The Libyan capital's only working airport has come under rocket fire just days after reopening following a UN-backed ceasefire between rival armed groups vying for influence in the oil-rich country.
The attack on Tuesday night underscored the fragility of the latest peace push in the North African nation, which has been beset by turmoil since the fall of dictator Moamer Kadhafi in 2011.
Several rockets hit the perimeter of Mitiga International Airport on the eastern outskirts of Tripoli without causing any casualties.
Flights were diverted to Misrata, some 200 kilometres (120 miles) east of the capital, the civil aviation authority said.
Mitiga airport had only reopened on Friday after it was forced to close for a week because of deadly clashes between rival militias in and around Tripoli.
The fighting has killed at least 63 people and wounded 159 others -- mostly civilians -- since August 27, dousing hopes of elections being held this year.
UN envoy Ghassan Salame sought to downplay the latest breach of a UN-brokered ceasefire announced on September 4.
"Despite a minor setback last night, the ceasefire was generally respected in the past nine days," said Salame, who reported 14 truce violations observed by the UN.
The envoy said the UN knew who fired the rockets at the airport, without naming them.
"The next time (if they reoffend), I will name them," he told a news conference.
Salame said the Government of National Accord (GNA) had formed a commission to implement security measures in Tripoli, in line with the ceasefire deal that includes the withdrawal of heavy weapons and militias from the capital.
"Some of these measures have begun to be implemented and others will be implemented in the coming days," he said, without providing further details.
- Battle for influence -
A UN-brokered agreement signed in Morocco in December 2015 establishing the GNA brought hopes of an easing of the chaos that followed Libya's 2011 revolution.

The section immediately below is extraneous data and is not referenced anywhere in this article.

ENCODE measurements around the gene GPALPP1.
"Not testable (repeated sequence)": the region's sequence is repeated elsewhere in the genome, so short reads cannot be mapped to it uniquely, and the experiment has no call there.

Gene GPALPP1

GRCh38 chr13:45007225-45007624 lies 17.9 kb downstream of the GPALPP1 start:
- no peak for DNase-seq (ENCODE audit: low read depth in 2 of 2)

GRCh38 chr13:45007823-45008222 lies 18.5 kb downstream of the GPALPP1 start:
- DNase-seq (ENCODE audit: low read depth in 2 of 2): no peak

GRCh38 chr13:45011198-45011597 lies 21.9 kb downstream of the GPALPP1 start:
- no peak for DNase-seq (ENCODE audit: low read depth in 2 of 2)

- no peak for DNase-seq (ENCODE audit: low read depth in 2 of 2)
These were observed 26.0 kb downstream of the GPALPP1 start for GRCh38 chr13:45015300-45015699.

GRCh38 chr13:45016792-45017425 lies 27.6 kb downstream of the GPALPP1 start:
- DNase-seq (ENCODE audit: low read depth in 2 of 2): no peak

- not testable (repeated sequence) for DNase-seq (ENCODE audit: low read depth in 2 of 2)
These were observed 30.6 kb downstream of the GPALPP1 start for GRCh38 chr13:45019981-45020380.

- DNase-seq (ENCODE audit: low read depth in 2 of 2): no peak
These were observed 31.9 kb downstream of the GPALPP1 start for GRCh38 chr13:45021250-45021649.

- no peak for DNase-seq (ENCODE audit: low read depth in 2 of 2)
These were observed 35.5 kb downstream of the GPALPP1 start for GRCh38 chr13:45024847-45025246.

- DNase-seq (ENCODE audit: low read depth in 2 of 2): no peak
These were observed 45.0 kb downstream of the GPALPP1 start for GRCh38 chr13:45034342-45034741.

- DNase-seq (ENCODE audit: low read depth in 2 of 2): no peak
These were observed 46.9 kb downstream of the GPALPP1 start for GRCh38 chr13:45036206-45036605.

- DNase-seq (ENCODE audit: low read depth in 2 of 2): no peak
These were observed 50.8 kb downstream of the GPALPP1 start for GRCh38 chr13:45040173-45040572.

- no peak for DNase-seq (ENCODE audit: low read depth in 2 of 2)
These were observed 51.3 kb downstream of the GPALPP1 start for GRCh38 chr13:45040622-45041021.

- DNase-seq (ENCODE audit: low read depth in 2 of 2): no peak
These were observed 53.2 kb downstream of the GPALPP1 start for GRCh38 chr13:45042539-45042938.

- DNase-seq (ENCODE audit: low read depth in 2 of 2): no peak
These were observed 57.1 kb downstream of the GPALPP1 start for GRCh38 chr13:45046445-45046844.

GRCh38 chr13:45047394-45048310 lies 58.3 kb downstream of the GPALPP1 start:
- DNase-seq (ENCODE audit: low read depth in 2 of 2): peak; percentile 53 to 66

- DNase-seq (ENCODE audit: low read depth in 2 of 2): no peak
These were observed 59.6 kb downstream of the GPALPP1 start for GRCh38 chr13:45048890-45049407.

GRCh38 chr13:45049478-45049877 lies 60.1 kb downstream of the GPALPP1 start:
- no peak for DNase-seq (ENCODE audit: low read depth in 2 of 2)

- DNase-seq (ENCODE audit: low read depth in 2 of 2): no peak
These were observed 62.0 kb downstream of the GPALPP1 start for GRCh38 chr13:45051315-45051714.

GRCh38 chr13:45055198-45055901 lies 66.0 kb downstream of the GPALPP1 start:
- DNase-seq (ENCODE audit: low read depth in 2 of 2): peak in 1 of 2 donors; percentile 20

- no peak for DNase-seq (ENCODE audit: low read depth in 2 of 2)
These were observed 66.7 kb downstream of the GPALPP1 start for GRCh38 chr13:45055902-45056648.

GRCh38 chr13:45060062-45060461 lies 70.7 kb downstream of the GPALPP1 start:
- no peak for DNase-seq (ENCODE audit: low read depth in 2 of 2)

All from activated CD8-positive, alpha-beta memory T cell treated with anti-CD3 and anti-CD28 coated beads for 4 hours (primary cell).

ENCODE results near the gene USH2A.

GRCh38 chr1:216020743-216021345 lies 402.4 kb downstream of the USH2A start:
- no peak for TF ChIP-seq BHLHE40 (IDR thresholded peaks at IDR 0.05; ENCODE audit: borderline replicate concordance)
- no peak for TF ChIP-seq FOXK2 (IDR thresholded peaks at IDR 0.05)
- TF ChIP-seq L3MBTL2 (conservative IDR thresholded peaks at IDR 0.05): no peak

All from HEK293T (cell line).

But divisions remain between the GNA and rivals including military strongman Khalifa Haftar, who is based in the east and refuses to recognise the administration's authority.
Thousands of families have fled the violence to nearby towns or have had to seek shelter in other districts of Tripoli, authorities have said.
Several rockets had already struck near the airport last month, forcing authorities to divert all flights to Misrata on that occasion too.
Tripoli has been at the centre of a battle for influence between armed groups with shifting allegiances since Kadhafi was overthrown and killed.
The UN Panel of Experts on Libya said in a letter to the Security Council on September 5 that armed groups have "increased their influence over Libyan state institutions, promoting their own political and economic interests".
"The use of violence to take control of state infrastructure and institutions -- and threats and attacks against public servants -- are widespread across the country and are particularly noticeable in Tripoli", it said.
"The violent competition to capture the Libyan state is hampering the political transition in the country," the panel said.
Mitiga airport, a former military air base, has been a civilian airport since Tripoli's main international airport was badly damaged in fighting between rival militias in 2014.
Since then only Libyan airlines have operated in the country, running internal flights and regular connections to a handful of nations, including Tunisia and Turkey.
Libyan airlines are banned from European Union airspace for "security reasons".
- Infrastructure hit by fighting -
The electricity network has been damaged by the recent fighting, exacerbating power cuts around Tripoli, that have lasted up to 24 hours.
Militias in the east have prevented rationing in their zones, worsening the shortages in the capital and southern Libya, the national electricity company said this week.
Internet and phone networks have also been interrupted, while the water supply has been cut for a week.
On Wednesday, France's ambassador to the UN Francois Delattre said his country believes it "essential" that presidential and legislative elections take place in Libya on December 10, in line with a timetable agreed in May.
Jihadist groups and people traffickers have taken advantage of the chaos to gain a foothold in Libya.
The Islamic State group claimed responsibility on Tuesday for a suicide attack a day earlier against the headquarters of Libya's National Oil Corporation which killed two employees.